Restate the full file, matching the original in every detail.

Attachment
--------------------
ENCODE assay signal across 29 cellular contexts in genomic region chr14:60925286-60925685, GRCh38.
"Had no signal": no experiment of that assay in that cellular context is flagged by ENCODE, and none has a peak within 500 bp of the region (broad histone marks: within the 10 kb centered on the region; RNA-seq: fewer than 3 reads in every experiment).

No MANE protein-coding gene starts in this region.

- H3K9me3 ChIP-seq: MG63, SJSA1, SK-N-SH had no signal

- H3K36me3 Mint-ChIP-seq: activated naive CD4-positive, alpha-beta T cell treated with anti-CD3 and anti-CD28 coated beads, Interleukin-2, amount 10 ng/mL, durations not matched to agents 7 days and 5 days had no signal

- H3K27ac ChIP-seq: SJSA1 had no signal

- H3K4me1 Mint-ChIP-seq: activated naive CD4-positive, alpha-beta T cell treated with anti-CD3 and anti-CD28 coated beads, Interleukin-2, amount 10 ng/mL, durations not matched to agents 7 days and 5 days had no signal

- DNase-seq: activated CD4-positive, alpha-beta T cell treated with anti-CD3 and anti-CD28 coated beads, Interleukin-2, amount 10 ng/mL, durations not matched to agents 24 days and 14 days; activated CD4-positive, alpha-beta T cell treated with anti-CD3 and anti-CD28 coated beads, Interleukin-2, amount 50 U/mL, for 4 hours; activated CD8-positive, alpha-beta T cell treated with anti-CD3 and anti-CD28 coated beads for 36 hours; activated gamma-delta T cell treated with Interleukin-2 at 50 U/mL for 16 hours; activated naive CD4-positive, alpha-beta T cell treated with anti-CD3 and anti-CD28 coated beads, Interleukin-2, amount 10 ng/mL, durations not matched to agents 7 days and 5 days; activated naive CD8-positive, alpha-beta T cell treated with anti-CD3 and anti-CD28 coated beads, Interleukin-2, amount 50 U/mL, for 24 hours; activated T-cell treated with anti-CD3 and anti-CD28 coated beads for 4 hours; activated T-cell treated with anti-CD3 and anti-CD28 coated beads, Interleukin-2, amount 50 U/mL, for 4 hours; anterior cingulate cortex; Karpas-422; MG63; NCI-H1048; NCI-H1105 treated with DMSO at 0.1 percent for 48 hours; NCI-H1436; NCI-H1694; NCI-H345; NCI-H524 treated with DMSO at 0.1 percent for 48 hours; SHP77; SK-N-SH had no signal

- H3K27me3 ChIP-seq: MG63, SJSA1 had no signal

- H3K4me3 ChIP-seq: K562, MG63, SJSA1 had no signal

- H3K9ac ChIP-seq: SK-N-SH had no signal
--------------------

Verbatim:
ENCODE assay signal across 29 cellular contexts in genomic region chr14:60925286-60925685, GRCh38.
"Had no signal": no experiment of that assay in that cellular context is flagged by ENCODE, and none has a peak within 500 bp of the region (broad histone marks: within the 10 kb centered on the region; RNA-seq: fewer than 3 reads in every experiment).

No MANE protein-coding gene starts in this region.

- H3K9me3 ChIP-seq: MG63, SJSA1, SK-N-SH had no signal

- H3K36me3 Mint-ChIP-seq: activated naive CD4-positive, alpha-beta T cell treated with anti-CD3 and anti-CD28 coated beads, Interleukin-2, amount 10 ng/mL, durations not matched to agents 7 days and 5 days had no signal

- H3K27ac ChIP-seq: SJSA1 had no signal

- H3K4me1 Mint-ChIP-seq: activated naive CD4-positive, alpha-beta T cell treated with anti-CD3 and anti-CD28 coated beads, Interleukin-2, amount 10 ng/mL, durations not matched to agents 7 days and 5 days had no signal

- DNase-seq: activated CD4-positive, alpha-beta T cell treated with anti-CD3 and anti-CD28 coated beads, Interleukin-2, amount 10 ng/mL, durations not matched to agents 24 days and 14 days; activated CD4-positive, alpha-beta T cell treated with anti-CD3 and anti-CD28 coated beads, Interleukin-2, amount 50 U/mL, for 4 hours; activated CD8-positive, alpha-beta T cell treated with anti-CD3 and anti-CD28 coated beads for 36 hours; activated gamma-delta T cell treated with Interleukin-2 at 50 U/mL for 16 hours; activated naive CD4-positive, alpha-beta T cell treated with anti-CD3 and anti-CD28 coated beads, Interleukin-2, amount 10 ng/mL, durations not matched to agents 7 days and 5 days; activated naive CD8-positive, alpha-beta T cell treated with anti-CD3 and anti-CD28 coated beads, Interleukin-2, amount 50 U/mL, for 24 hours; activated T-cell treated with anti-CD3 and anti-CD28 coated beads for 4 hours; activated T-cell treated with anti-CD3 and anti-CD28 coated beads, Interleukin-2, amount 50 U/mL, for 4 hours; anterior cingulate cortex; Karpas-422; MG63; NCI-H1048; NCI-H1105 treated with DMSO at 0.1 percent for 48 hours; NCI-H1436; NCI-H1694; NCI-H345; NCI-H524 treated with DMSO at 0.1 percent for 48 hours; SHP77; SK-N-SH had no signal

- H3K27me3 ChIP-seq: MG63, SJSA1 had no signal

- H3K4me3 ChIP-seq: K562, MG63, SJSA1 had no signal

- H3K9ac ChIP-seq: SK-N-SH had no signal